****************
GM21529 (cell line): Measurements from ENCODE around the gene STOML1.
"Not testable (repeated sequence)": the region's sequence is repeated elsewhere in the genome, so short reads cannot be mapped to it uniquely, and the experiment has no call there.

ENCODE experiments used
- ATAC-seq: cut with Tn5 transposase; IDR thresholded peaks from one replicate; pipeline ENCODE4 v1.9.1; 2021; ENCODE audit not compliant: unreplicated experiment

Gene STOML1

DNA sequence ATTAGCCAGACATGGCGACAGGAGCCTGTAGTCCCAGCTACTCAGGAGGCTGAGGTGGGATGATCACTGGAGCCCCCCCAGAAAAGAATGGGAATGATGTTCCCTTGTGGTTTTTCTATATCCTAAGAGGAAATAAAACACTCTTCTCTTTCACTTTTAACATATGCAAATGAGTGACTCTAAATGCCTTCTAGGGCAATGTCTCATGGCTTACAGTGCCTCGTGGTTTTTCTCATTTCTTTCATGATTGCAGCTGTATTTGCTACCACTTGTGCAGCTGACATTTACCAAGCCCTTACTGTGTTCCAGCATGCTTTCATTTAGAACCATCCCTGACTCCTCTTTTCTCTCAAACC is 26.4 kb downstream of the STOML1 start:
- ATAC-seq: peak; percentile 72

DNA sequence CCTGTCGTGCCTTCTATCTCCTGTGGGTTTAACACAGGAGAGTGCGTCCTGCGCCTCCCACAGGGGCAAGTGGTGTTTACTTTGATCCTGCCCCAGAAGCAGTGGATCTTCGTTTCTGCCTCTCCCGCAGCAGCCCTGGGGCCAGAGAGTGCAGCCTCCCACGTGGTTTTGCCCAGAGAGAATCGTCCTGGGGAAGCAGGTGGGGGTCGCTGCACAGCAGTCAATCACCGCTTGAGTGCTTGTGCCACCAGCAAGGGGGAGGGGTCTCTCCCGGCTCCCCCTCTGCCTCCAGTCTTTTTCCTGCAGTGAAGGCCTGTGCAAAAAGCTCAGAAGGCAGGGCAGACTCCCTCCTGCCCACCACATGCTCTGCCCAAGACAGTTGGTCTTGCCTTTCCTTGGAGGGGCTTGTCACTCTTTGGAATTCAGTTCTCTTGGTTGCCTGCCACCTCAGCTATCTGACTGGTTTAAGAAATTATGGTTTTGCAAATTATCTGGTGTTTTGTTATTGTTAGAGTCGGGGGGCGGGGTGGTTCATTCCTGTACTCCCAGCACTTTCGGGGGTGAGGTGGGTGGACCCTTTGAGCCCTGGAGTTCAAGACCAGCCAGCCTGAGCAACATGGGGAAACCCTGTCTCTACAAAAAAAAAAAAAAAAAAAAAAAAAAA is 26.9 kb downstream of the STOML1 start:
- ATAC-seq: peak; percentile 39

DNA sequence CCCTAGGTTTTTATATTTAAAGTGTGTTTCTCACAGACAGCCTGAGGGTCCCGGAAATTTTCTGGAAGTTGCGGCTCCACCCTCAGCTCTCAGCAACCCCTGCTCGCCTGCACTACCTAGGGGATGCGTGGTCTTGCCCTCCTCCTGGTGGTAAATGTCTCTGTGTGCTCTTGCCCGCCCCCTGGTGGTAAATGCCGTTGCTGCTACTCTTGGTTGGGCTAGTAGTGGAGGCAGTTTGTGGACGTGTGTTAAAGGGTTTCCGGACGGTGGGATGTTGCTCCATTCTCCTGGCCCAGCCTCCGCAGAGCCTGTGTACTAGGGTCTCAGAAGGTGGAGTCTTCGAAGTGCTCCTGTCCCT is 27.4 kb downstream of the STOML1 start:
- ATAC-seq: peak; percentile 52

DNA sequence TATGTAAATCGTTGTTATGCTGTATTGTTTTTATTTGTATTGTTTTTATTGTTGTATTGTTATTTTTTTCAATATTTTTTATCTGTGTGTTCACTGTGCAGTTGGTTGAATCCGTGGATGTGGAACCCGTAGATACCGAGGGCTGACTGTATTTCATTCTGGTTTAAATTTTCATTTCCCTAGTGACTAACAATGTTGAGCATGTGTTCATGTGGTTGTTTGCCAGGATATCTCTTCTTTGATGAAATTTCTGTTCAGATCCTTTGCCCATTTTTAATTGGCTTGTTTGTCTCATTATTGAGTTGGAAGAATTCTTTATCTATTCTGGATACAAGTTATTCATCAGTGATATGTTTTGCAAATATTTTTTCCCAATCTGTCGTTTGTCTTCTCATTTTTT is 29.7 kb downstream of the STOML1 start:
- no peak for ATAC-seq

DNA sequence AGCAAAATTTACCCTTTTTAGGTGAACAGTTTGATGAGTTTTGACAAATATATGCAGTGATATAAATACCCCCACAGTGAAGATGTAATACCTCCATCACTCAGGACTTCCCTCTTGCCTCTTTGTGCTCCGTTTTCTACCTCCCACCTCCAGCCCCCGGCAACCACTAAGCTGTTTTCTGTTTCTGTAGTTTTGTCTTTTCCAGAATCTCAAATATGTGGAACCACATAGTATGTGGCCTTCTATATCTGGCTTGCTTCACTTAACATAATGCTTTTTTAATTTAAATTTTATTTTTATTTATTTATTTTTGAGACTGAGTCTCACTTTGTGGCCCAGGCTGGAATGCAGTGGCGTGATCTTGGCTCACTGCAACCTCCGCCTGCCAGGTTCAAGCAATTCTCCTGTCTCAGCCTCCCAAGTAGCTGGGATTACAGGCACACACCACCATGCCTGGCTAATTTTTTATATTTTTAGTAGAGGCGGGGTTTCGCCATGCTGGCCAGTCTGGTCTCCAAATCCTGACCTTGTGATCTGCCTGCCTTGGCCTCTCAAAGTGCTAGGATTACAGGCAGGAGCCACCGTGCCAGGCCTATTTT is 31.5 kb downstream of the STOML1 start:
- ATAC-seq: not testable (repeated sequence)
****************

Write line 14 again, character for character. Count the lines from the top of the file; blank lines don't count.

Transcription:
DNA sequence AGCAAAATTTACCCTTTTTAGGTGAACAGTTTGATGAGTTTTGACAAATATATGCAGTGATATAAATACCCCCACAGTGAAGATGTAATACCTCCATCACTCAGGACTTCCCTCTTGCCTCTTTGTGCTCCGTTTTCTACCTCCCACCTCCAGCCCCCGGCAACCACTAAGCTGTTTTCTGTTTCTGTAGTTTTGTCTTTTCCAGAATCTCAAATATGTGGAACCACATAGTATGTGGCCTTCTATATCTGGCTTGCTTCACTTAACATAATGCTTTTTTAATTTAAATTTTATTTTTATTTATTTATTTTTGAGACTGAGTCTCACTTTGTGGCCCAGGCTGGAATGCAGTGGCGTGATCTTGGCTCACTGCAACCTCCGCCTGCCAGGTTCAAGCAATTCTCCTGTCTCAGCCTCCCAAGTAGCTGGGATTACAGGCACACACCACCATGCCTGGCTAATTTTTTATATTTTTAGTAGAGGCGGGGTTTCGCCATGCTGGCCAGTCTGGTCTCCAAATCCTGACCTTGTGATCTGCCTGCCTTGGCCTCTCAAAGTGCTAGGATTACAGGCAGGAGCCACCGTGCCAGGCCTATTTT is 31.5 kb downstream of the STOML1 start: